CHICAGO - A study of radiology reports generated by speech recognition software at a prestigious U.S. academic medical center found that even with fully trained system users the technology was introducing significant errors in almost one out of five signed, final reports.
"We structured a study where we could look at the types of errors and frequency of errors in attending dictated reports using voice recognition software," said Dr. Ronald Dolin, who is from the department of radiology at Thomas Jefferson University Hospital in Philadelphia.
Dolin and his team retrospectively reviewed radiology reports dictated and signed by attending radiologists from February to March 2006 at Thomas Jefferson. According to Dolin, all radiology reports at the institution were generated using PowerScribe 4.7 from Dictaphone/Nuance Communications of Burlington, MA, which had been implemented for 16 months prior to the start of the study.
A total of 395 reports, consisting of five to 10 consecutive reports from each of the 41 attending radiologists, were reviewed, according to the researchers. They categorized the dictation errors into 10 subtypes, such as missing word errors, wrong word errors, extra word errors, nonsense phrase, unclear meaning phrase, or abnormal phrase with meaning intact.
"Errors were classified as significant if they altered or obscured the meaning of the sentence in which they appeared," Dolan said.
A total of 239 errors were identified in 146 of 395 reviewed reports for an overall error rate in final reports of 37%, he reported. In addition, he noted that at least one error was identified in reports from 40 of the 41 attending radiologists at Thomas Jefferson.
The researchers found that missing or extra words that did not alter the meaning of a sentence constituted 113 of the 239 errors, or 47% of the total. This type of error was found in the reports of 33, or 81%, of the attending radiologists, Dolan said.
Other common errors reported by the scientists included the wrong word, which accounted for 21% of the total errors; typographical or grammatical errors accounted for 8.8% of the total; a nonsense phrase with unknown meaning showed up in 11% of the total errors; and an error in the dictation date presented in 2.9% of the erroneous reports.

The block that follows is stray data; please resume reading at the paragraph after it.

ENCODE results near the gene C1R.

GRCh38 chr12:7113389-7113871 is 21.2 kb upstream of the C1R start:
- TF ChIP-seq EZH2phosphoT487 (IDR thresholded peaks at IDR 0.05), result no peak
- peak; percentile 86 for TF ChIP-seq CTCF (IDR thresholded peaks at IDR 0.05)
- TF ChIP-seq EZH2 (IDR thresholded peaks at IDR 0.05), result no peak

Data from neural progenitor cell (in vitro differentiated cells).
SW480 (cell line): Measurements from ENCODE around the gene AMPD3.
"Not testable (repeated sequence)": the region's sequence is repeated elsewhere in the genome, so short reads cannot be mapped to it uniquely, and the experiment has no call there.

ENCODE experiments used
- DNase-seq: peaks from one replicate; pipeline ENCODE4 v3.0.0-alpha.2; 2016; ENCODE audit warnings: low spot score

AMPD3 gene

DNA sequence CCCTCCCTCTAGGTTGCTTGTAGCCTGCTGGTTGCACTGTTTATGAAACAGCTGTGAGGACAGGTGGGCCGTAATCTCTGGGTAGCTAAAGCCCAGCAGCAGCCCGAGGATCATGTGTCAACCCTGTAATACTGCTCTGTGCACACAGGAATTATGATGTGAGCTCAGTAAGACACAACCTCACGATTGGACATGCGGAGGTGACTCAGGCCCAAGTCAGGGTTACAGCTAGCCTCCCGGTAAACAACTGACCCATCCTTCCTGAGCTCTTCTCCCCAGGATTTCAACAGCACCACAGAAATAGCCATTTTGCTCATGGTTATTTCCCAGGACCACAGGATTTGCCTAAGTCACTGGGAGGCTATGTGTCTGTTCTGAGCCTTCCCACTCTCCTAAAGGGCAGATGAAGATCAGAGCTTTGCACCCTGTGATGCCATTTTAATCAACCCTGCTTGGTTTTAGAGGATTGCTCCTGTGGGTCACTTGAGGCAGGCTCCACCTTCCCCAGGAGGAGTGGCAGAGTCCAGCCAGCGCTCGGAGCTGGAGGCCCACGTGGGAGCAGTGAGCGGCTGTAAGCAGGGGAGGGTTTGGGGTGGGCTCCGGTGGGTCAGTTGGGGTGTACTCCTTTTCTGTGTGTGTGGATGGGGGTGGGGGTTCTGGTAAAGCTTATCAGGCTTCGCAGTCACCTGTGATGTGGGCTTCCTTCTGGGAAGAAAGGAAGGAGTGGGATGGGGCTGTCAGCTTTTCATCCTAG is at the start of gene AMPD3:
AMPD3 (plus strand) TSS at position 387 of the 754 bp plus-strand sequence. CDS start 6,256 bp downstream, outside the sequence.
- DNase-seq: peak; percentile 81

Most of the speech recognition technology errors, 83%, did not alter the meaning of the report, Dolin noted.
However, the remaining 17% of the errors could have impacted patient care. Significant errors -- errors that could conceivably alter a patient outcome -- accounted for 40 of the 239 error total. He said that significant errors were found in 54% of the attending radiologist reports and that five radiologists had two or more significant errors.
Dolin acknowledged that he set the criteria for classification of significant errors and determined what was and was not a significant error. During a discussion of the research after the presentation, a few audience members vigorously expressed their belief that Dolin's standard for significance had not been inclusive enough.
Rather than being a condemnation of the technology, Dolin believes that his study can provide a method for quality assurance and continuing education in the vagaries of speech recognition software. A periodic audit of a relatively small number of radiology reports, such as five to 10 reports per radiologist, can identify significant voice recognition error patterns among the group and by individuals, and can assist in efforts to mitigate these problems, he said.